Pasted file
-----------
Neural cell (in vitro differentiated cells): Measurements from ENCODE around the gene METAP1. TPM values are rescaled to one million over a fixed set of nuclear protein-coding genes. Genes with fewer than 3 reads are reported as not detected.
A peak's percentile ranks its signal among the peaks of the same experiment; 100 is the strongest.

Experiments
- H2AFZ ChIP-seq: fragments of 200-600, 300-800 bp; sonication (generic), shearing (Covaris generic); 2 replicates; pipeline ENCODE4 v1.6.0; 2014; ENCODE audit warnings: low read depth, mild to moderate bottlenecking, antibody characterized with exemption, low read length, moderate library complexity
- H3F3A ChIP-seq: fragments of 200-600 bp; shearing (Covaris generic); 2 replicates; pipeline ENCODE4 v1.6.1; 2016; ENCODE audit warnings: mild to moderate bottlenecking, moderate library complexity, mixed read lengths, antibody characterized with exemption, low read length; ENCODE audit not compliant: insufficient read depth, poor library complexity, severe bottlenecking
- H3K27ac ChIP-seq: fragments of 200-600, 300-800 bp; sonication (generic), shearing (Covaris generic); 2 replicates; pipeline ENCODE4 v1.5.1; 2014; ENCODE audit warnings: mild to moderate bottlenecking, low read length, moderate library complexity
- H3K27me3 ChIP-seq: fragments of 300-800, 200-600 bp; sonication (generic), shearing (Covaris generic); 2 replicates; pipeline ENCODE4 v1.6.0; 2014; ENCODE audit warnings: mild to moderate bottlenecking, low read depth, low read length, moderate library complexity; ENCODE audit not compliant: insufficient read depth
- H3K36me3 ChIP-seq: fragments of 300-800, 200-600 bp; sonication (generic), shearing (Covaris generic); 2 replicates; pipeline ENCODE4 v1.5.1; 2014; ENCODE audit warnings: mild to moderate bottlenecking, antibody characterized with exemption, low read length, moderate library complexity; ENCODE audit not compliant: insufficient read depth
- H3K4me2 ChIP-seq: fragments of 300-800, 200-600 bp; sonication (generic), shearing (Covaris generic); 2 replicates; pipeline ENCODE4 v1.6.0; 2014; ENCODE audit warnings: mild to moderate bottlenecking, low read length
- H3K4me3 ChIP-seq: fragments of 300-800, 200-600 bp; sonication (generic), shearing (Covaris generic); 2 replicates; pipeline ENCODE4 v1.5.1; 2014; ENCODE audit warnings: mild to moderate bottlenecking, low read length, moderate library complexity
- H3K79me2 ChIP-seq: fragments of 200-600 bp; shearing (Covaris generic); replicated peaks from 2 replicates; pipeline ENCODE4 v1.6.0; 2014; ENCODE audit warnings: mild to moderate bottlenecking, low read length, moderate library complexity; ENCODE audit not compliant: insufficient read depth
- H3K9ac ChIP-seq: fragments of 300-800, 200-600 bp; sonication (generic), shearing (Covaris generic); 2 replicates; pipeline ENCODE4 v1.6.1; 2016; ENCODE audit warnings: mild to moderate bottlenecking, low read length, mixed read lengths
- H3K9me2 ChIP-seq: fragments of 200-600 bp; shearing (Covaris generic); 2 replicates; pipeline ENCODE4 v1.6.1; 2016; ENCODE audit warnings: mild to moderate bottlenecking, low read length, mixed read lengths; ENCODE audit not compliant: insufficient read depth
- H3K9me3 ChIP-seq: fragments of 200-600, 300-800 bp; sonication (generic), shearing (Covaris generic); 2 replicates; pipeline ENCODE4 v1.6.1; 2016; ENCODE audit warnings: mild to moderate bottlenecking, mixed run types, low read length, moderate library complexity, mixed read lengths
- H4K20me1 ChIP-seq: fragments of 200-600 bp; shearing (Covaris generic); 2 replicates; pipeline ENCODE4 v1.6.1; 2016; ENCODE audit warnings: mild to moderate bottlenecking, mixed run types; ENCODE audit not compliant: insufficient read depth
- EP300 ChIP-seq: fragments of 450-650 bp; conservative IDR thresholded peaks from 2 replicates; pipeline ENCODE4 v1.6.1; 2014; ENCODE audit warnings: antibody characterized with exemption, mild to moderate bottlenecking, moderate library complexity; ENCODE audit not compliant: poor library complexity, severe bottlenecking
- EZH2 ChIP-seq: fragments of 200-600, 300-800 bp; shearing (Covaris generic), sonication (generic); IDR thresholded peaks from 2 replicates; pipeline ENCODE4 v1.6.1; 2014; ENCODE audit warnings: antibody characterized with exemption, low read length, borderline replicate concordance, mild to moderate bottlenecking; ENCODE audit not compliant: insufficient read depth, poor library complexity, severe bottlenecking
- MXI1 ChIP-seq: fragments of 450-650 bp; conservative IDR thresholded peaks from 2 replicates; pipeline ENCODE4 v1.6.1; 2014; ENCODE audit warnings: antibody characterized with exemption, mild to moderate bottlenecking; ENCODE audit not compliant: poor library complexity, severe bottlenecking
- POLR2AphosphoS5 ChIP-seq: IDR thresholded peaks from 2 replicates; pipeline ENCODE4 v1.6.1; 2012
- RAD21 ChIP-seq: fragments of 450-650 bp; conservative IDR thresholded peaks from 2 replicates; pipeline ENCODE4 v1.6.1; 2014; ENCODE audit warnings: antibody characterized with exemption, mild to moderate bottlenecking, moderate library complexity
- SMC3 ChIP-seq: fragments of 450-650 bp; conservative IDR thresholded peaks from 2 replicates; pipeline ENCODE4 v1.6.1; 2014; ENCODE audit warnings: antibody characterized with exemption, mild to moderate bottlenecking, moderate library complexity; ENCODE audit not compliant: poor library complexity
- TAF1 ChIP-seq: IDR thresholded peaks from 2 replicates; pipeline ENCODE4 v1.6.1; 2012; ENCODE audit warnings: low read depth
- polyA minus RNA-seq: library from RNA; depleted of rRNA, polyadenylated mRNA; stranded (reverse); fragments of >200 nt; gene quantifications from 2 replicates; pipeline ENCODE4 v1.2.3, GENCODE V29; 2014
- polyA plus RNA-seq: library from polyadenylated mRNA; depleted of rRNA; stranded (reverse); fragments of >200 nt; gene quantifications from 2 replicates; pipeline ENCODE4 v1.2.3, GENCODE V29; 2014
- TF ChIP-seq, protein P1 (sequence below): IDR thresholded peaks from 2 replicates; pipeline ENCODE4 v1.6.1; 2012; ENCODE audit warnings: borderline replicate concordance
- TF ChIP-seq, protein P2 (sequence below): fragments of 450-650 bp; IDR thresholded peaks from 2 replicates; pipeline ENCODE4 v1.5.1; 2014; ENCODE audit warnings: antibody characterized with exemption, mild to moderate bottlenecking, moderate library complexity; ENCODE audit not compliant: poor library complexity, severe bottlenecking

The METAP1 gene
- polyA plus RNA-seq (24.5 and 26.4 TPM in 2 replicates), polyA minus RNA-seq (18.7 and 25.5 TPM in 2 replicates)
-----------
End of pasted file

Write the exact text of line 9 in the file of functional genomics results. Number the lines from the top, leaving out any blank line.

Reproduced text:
- H3K4me2 ChIP-seq: fragments of 300-800, 200-600 bp; sonication (generic), shearing (Covaris generic); 2 replicates; pipeline ENCODE4 v1.6.0; 2014; ENCODE audit warnings: mild to moderate bottlenecking, low read length